Fire Restrictions Implemented On Federal Lands

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Date: September 21, 2018
Contact: Denise Germann, 307.739.3393

The Bridger-Teton National Forest, Grand Teton National Park and the High Desert District of the Bureau of Land Management, as well as Teton, Sublette and Lincoln Counties in Wyoming, are implementing fire restrictions.  The restrictions do not apply to the Gros Ventre, Bridger and Teton Wilderness.

Stage 1 Fire Restrictions will be implemented on federal public lands as of 12:01 a.m. tomorrow, Saturday, September 22.   These restrictions allow fires only in approved fire pits, rings or grills in developed areas, and smoking is restricted to certain locations.

Fire restrictions on the Bridger-Teton National Forest and Grand Teton National Park include:
 

  • Lighting, building, maintaining, attending or using a fire, campfire, barbecue or grill is allowed only at designated recreation sites such as established campgrounds or picnic areas. Use of portable stoves and lanterns using gas, jellied petroleum or pressurized liquid fuel, or use of a fully enclosed sheepherder type stove with a spark arrester screen is permitted.
 
  • Smoking is allowed only in an enclosed vehicle, building (unless otherwise prohibited), developed recreation site, or while in an area at least three feet in diameter that is barren or cleared of all flammable materials (i.e. parking lots, developed campsites, or locations surrounded by water).

Many campgrounds on federal lands are closing for the season, or discontinuing visitor amenities such as water. On the Bridger-Teton National Forest, many campgrounds remain open but water may not be available due to cooler temperatures and potential for freezing pipes.  Campers and hunters may need to transport their own water and must have sufficient water available to fully extinguish a campfire or warming fire.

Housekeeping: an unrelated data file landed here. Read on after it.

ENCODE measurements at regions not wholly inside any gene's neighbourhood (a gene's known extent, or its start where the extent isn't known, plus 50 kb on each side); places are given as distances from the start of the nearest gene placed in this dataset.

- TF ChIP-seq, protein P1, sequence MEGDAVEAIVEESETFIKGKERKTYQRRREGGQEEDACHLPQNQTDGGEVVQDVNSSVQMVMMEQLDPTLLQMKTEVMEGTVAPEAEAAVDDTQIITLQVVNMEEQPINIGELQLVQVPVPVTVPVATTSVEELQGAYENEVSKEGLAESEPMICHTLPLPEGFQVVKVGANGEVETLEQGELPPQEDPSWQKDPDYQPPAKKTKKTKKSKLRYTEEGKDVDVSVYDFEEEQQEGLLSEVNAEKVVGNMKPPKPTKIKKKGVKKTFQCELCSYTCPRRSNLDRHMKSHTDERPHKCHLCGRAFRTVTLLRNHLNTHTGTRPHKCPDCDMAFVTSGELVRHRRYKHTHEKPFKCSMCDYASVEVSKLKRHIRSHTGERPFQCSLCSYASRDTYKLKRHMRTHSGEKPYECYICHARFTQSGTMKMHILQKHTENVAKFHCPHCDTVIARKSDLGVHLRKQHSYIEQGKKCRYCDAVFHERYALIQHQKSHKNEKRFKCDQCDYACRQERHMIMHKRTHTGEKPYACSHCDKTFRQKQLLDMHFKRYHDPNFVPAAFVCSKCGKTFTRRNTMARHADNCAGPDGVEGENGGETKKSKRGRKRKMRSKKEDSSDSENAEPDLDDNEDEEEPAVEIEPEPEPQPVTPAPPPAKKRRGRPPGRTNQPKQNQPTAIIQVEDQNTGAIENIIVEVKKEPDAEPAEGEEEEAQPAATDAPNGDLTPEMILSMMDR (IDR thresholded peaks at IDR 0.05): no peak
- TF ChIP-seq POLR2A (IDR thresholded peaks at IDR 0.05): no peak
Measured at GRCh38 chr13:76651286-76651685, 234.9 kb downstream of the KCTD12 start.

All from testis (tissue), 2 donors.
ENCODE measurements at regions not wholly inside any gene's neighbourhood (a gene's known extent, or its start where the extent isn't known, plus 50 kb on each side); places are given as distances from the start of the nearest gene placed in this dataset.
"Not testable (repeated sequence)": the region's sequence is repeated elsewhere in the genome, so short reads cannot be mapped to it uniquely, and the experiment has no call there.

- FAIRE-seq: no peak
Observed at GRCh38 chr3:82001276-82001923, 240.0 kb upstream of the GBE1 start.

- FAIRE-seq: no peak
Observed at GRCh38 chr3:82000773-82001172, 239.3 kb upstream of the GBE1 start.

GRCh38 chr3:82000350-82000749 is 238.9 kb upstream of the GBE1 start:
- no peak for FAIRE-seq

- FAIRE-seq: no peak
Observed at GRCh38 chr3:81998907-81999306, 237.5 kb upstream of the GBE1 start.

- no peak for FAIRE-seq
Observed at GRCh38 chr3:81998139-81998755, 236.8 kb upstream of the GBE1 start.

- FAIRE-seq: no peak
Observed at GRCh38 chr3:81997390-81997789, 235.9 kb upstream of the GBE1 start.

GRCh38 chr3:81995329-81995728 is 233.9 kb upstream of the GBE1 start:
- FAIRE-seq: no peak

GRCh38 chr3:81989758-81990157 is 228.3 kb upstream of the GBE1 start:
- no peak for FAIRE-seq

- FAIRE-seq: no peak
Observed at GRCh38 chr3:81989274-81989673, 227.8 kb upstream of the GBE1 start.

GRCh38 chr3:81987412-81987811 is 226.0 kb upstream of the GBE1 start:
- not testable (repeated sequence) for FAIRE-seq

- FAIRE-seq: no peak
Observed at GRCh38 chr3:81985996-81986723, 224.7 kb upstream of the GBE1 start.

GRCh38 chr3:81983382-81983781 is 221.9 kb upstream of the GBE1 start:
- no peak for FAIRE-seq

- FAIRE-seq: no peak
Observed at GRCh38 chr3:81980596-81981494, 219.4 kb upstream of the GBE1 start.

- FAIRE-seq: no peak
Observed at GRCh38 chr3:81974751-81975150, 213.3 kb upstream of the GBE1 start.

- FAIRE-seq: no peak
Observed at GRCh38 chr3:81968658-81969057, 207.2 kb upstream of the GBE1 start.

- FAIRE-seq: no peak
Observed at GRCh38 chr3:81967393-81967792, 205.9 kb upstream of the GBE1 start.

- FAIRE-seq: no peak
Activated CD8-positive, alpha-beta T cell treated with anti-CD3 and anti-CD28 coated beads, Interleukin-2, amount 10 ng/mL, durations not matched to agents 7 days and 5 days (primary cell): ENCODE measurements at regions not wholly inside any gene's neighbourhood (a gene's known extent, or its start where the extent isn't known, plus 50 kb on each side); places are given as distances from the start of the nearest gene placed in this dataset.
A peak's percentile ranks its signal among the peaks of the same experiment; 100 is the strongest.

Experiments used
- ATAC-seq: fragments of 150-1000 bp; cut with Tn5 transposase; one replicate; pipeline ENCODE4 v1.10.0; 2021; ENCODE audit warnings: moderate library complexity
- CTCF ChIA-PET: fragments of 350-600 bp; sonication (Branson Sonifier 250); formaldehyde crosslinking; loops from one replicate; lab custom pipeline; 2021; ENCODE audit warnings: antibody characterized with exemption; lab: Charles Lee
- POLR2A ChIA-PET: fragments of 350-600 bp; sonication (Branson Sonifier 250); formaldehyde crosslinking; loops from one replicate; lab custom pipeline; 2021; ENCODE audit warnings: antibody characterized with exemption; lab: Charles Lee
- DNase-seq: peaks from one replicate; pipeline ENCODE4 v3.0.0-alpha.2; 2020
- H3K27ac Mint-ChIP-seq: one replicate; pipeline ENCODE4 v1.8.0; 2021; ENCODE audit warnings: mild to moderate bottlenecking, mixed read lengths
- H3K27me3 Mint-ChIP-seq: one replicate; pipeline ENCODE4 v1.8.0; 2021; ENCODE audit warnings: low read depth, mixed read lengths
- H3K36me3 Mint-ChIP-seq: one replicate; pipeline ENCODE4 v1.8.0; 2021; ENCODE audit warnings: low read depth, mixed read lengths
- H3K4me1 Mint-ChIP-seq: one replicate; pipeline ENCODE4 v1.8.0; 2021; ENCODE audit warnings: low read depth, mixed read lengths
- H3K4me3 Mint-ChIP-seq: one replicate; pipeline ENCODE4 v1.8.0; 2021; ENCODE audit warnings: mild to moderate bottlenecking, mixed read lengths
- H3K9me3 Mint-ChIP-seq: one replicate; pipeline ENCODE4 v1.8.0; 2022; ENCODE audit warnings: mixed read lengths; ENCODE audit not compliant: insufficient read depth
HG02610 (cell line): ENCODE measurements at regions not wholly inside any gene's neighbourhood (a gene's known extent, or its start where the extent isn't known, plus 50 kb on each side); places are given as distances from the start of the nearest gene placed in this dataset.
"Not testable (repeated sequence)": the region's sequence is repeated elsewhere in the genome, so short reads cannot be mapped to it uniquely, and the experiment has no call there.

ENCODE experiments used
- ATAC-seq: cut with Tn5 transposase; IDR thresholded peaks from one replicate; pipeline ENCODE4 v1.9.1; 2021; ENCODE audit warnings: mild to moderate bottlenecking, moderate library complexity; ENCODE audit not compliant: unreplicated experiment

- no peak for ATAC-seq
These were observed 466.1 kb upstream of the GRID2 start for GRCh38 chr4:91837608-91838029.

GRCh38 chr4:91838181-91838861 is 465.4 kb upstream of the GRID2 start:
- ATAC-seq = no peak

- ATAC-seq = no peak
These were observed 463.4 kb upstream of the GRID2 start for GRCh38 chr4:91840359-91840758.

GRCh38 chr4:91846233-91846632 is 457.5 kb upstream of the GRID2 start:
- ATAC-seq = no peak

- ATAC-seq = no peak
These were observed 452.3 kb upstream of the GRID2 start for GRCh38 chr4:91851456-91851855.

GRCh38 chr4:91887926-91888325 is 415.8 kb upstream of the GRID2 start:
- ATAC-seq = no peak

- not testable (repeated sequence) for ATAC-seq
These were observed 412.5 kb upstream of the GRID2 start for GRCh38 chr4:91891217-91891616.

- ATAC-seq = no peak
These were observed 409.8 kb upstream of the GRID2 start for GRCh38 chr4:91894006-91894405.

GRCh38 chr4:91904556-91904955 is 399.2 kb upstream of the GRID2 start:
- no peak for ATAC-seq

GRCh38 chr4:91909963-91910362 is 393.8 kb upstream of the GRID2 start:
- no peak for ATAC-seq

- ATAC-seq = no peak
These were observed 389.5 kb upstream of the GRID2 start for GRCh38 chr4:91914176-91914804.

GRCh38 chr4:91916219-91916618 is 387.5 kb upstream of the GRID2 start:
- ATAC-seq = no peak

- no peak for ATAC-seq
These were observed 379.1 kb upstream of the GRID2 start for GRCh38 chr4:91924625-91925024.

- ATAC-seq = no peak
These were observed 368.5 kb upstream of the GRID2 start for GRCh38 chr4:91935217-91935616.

The moisture content of various fuel types, current and expected weather conditions, and available fire-fighting resources, as well as the occurrence of human-caused fires are factors in the determination to implement fire restrictions on public lands.

Unattended or abandoned campfires can quickly escalate into wildfires. The fire danger for the area is very high, and all campfires and warming fires should always be attended to. When leaving a campfire or warming fire, please be sure the fire is “dead out” and cold to the touch.  

The following restrictions exist year round on federal public lands:
 
  • Operating a chainsaw is prohibited in national parks. Operating a chainsaw on national forest lands is permitted only when equipped with a USDA or SAE approved spark arrester that is properly installed and in effective working order. Operators must also carry a chemical pressurized fire extinguisher with a minimum rating of 2A and one round point shovel with an overall length of at least 36 inches.
 
  • Discharge of fireworks and use of explosives requiring blasting caps are prohibited.  

Violation of these prohibitions is punishable by a fine of up to $5,000 for an individual or $10,000 for an organization, and/or by imprisonment for more than six months.

For specific information about designated recreation sites and locations where fires are allowed on the Bridger-Teton National Forest and Grand Teton National Park, please visit www.TetonFires.com and click on restrictions.

The public is encouraged to report illegal campfires, as well as smoke reports, to Teton Interagency Fire Dispatch at 307-739-3630. For more information about fire restrictions, fire activity in the area, and fire prevention visit www.TetonFires.com.



Last updated: September 21, 2018

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